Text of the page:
Textual Description of "Keep Me Walking In The Sunshine"

Artwork at the Mental Health Association of Northwestern PA

The wall murals painted in each of the two activities rooms were the result of two meetings between the people that most often use the space and me. The first meeting was a gathering of ideas, and the second was a presentation of rough sketches based on the consolidation of ideas: members wanted to see the sun and the moon shining in their space. The challenge, I originally thought, was to design something many people could work on at one time without getting in each other’s way. As things turned out, I had only one consistent co-worker in the project, Rob Fuller. I am grateful to have had the opportunity to work with Rob, who had some serious house-painting experience under his belt and was a huge help.

The notion of bringing the outside into this windowless environment seemed a good one to me. I wanted the final images to be uplifting and encouraging, but not in a condescending or complicated way. This is why I thought using quotes from contemporary people would add not only some amount of sophistication to the coloring-book-style of the images, but also a more personal dimension to the walls.

The image on the first wall includes a path disappearing between rolling hills, but leading toward the sun. The sun lights the path and invites us on a journey. The words “Keep me walking in the sunshine,” a quote from a James Taylor song, reflect the yearning in many hearts: watch over me, guide me, bless me, and allow me some happiness.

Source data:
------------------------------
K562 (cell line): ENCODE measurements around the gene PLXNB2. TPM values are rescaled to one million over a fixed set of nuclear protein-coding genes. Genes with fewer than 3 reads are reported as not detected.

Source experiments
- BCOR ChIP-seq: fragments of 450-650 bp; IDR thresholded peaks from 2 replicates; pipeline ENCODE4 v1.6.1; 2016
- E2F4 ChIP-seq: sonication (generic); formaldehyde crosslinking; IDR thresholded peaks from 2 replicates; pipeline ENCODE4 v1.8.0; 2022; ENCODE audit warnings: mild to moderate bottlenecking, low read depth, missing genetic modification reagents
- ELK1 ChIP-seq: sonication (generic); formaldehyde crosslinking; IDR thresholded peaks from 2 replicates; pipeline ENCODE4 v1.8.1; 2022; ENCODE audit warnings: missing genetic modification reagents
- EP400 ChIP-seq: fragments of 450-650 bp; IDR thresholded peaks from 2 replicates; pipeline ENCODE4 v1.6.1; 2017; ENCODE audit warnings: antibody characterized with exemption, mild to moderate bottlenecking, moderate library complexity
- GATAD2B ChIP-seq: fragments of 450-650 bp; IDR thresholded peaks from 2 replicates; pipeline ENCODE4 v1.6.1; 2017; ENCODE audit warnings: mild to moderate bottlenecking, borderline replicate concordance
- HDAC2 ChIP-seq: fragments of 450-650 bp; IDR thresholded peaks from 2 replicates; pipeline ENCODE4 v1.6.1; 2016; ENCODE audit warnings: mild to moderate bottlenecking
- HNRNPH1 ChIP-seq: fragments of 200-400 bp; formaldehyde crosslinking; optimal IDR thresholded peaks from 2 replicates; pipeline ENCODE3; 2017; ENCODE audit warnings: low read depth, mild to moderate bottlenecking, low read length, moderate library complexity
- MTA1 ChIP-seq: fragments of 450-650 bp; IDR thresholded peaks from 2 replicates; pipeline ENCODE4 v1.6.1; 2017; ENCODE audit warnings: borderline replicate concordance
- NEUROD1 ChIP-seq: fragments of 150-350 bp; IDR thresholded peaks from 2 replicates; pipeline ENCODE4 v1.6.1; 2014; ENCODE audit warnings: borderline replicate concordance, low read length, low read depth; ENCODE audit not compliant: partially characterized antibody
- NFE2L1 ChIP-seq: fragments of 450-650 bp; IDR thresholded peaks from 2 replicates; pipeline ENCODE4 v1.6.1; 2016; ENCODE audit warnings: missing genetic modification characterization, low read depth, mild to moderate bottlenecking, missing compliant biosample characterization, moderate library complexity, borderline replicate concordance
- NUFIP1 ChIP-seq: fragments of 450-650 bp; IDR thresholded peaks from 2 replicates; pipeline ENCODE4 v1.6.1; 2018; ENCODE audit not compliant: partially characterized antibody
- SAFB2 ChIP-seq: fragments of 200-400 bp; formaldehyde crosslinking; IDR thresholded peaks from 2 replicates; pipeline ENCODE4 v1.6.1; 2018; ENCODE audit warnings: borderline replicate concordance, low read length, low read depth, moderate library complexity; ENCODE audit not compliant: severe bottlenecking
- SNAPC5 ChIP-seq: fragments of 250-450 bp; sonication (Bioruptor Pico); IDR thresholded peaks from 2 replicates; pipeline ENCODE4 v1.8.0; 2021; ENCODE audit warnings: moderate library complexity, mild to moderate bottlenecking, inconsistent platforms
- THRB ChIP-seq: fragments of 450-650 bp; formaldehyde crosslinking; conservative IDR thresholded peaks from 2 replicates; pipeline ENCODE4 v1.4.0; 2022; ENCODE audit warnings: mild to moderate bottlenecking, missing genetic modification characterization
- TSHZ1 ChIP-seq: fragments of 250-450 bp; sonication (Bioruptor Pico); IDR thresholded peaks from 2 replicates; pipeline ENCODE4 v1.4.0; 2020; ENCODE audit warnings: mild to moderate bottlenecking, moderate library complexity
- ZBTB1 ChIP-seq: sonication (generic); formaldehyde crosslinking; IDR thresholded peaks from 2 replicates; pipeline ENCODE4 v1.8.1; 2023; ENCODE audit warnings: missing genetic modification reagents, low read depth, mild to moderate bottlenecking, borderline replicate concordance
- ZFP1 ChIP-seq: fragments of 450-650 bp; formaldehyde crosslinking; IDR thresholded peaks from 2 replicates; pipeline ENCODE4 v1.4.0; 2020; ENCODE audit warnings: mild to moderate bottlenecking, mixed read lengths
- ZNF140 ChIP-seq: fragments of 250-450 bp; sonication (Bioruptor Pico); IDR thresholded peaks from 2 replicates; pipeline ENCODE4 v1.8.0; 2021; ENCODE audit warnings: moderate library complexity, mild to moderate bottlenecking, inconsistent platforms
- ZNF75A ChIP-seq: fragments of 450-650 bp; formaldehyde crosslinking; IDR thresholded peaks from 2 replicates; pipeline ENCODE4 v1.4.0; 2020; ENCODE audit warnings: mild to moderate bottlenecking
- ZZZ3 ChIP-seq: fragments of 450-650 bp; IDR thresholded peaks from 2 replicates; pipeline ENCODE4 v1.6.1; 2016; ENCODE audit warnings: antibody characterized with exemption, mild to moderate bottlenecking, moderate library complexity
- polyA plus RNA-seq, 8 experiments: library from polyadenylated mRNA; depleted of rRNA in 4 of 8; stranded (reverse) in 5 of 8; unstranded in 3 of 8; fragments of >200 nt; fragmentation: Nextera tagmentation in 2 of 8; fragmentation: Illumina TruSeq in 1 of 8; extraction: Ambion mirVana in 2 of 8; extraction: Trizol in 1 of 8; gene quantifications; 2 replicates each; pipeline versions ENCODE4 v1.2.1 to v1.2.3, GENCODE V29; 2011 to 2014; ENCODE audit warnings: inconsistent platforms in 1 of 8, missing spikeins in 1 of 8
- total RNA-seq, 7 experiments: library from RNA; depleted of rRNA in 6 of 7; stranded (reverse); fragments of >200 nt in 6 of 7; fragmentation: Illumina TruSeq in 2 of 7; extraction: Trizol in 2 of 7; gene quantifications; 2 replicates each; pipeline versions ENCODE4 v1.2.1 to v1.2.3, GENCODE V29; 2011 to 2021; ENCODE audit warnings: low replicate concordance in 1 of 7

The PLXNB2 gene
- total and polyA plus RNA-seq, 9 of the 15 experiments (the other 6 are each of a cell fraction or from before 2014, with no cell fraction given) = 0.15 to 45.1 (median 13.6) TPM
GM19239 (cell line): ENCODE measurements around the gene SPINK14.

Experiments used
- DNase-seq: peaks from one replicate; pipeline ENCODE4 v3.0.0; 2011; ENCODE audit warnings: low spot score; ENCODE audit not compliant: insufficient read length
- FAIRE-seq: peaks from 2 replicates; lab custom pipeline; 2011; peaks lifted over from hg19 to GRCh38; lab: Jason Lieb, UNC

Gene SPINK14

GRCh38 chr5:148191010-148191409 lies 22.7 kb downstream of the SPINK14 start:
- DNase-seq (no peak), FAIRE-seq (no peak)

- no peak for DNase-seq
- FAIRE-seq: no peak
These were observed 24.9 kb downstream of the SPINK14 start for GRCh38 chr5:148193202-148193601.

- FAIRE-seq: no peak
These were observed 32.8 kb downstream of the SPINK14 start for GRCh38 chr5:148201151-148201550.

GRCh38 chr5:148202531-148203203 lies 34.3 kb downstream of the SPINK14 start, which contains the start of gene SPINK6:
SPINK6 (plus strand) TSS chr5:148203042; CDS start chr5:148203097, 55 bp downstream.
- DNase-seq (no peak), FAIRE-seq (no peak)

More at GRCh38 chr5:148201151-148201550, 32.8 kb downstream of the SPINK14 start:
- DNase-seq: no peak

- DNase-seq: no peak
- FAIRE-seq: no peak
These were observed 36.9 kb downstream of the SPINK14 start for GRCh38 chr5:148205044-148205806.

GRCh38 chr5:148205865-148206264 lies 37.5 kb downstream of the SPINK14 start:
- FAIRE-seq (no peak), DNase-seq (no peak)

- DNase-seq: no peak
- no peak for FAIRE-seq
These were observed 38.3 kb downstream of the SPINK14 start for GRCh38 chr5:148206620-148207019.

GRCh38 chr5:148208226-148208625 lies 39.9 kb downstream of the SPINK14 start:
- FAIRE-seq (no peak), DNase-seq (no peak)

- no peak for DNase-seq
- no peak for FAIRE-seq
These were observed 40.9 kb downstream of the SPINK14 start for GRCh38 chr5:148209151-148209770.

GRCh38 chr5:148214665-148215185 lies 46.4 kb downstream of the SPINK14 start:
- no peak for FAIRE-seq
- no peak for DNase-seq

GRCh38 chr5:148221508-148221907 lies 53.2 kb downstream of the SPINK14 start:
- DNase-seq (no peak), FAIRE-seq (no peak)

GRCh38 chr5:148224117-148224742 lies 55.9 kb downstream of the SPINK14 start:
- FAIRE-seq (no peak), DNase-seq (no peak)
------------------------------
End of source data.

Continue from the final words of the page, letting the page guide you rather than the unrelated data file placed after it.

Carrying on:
The second wall also reflects a plea to something greater than ourselves, something apart from ourselves: “Moon, turn the tides gently, gently away,” a quote from the late Jimi Hendrix. This wall is a response to the other side of our lives: self-doubt, conflict, dwindled hope. These are emotions that most people have experienced to some degree at one time or another, so I think it’s easy to relate to the beseeching tone.

I have been caught up in using spirals in my art since I can remember, and these walls both incorporate them. There is something hopeful about them to me. They are open-ended and whimsical, introspective and mysterious, ancient and modern, natural and mechanical. These contradictions reinforce a belief of mine that even the simplest of things have multi-faceted significance, and this principle is extended to our consideration of one another. Each one of us is much more than one thing.

It is my hope that these murals will bring some amount of contentment and tranquility to those that see them. Each of us travel a unique path, but I am always comforted believing we are in good company in this great big universe we find ourselves in.

Missi Berquist, artist

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